There is no question that these abstracted landscapes are indeed made from impressions of the land. These paintings are landscapes, space-scapes and all inferences in between. They are, in fact, artist-scapes, reflective of places the artist has traveled to and re-created as painterly surfaces, as her brushstrokes navigate the memories captured by her mind and instilled in her soul. What’s left are the impressions of each destination - a moment, an interaction, a particular picture. These personal voyages come back to life in abstract form, with majestic interpretations of the beauty that she initially discovered...
Joan Collins & Elaine Kessler
In an era more uncertain than ever, two US born artist-activists, from wildly distinct walks of life, engage in an intimate dialogue that takes them across continents, oceans, and time. With one artist wielding a lens and the other a brush, Elaine Kessler and Joan Collins delve into a conversation elaborated upon with color, motion, and light. The initial “push” is a photograph to which an abstract painting will respond and, to and fro, the artists’ conversation will ensue. Swaying to the beat of their unique perspectives, the exhibit will present the expressions of their dialectic, in some respects, many years in the making. In an interactive twist, the artists will invite the audience to SWING with them to produce a culminating multi-media art piece. Due to COVID-19 the exhibit will debut in 2021. Artwork will be revealed at Show Opening, but here is the first image the dialogue began with by Elaine Kessler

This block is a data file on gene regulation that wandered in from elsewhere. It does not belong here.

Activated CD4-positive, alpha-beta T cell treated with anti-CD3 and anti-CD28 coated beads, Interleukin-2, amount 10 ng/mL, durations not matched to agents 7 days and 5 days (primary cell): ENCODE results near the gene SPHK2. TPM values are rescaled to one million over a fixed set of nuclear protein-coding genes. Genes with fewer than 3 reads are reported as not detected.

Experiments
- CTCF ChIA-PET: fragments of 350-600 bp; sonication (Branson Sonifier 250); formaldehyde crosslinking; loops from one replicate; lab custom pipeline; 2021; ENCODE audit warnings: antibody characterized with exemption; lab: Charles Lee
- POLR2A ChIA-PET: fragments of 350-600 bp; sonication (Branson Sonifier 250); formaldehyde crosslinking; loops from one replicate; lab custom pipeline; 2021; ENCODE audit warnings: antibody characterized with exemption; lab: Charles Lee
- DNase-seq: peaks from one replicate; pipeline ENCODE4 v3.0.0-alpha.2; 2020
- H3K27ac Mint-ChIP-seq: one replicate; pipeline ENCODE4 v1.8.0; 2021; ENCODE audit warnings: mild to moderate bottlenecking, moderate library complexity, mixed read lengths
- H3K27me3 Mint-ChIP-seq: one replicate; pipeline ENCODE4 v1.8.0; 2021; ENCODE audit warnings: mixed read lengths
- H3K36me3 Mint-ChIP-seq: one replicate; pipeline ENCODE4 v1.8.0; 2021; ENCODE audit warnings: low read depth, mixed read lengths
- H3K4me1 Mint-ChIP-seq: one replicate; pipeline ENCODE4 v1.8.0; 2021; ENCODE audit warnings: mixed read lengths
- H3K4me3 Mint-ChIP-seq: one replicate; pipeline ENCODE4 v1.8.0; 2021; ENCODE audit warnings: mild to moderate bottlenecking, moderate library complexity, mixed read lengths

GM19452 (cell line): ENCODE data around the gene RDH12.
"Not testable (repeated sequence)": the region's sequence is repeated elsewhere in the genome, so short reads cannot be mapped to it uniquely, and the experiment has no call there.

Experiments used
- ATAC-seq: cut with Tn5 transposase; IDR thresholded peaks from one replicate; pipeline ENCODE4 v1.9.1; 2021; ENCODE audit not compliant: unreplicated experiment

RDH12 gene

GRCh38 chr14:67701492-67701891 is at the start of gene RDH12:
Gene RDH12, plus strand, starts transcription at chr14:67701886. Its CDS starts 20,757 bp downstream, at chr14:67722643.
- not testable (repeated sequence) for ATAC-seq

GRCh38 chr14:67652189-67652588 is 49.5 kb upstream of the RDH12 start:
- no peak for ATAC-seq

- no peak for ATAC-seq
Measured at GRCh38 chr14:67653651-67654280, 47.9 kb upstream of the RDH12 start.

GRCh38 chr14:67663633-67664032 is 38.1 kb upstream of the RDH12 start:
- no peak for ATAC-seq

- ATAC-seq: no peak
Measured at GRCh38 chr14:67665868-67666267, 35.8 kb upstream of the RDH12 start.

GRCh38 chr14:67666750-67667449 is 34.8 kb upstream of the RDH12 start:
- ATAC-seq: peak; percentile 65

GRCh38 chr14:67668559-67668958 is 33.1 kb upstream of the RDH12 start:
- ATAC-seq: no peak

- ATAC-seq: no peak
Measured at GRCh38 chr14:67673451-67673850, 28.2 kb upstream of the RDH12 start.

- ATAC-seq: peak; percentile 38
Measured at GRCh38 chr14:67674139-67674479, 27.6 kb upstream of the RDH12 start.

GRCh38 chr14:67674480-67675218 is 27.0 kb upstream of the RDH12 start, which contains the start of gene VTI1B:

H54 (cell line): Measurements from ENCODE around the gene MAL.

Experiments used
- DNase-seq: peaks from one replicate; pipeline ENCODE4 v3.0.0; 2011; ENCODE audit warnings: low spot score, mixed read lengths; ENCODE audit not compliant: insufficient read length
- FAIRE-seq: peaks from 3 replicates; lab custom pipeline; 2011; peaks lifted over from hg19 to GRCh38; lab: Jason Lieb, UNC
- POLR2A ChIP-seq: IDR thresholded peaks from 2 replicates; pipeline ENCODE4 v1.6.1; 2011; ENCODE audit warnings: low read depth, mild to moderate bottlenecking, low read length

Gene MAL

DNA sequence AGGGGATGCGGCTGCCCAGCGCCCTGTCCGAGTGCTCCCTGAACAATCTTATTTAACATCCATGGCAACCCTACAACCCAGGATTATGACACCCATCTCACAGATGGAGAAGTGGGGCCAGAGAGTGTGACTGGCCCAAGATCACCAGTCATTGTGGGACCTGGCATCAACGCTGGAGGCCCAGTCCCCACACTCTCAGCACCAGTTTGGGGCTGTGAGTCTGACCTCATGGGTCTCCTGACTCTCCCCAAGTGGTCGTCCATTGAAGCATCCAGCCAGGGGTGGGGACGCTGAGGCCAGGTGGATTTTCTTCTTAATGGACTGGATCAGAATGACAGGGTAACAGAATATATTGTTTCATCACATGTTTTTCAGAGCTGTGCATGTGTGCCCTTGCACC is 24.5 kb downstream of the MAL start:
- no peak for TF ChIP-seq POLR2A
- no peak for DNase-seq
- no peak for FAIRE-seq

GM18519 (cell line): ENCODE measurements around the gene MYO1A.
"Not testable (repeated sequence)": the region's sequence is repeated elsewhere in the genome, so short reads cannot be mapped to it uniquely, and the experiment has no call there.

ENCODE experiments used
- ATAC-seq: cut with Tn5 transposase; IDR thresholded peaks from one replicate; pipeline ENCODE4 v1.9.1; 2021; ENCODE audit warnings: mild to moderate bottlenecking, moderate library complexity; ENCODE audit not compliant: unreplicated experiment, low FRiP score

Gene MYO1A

Fall 2019-Spring 2020
In a fusion of visual art and music, Joan is an Artist-in-Residence for Helios, a unique vocal ensemble in Phoenix, Arizona whose aim is to illuminate early music with contemporary insight. Five years ago, Executive Director of Helios, Kenny Miller, had an open call for art to celebrate Da Vinci in music and visual art. Joan responded with a piece of art painted for the event, and named it "Da Vinci’s Whisper." Although an abstract piece, two cornerstone elements of the piece include a radiating sun sparkling with gold leaf in tribute to the origin of Helios and its greek, mythological god, personified as the sun. The second element in the work, she used a feather to paint a breath of transparent color, representing the beautiful Helios singers whispering Da Vinci’s genius in the concert.
Celebrating its 5th Anniversary, Miller and singers invited Joan to license this piece for use in the promotion of it’s anniversary. Joan has made available a limited edition run of thirty Da Vinci’s Whisper giclees, signed, numbered and marked with gold leaf.
Public Works for Humanities in Medicine
Fall 2019-Winter 2020
Mayo Clinic Cancer Center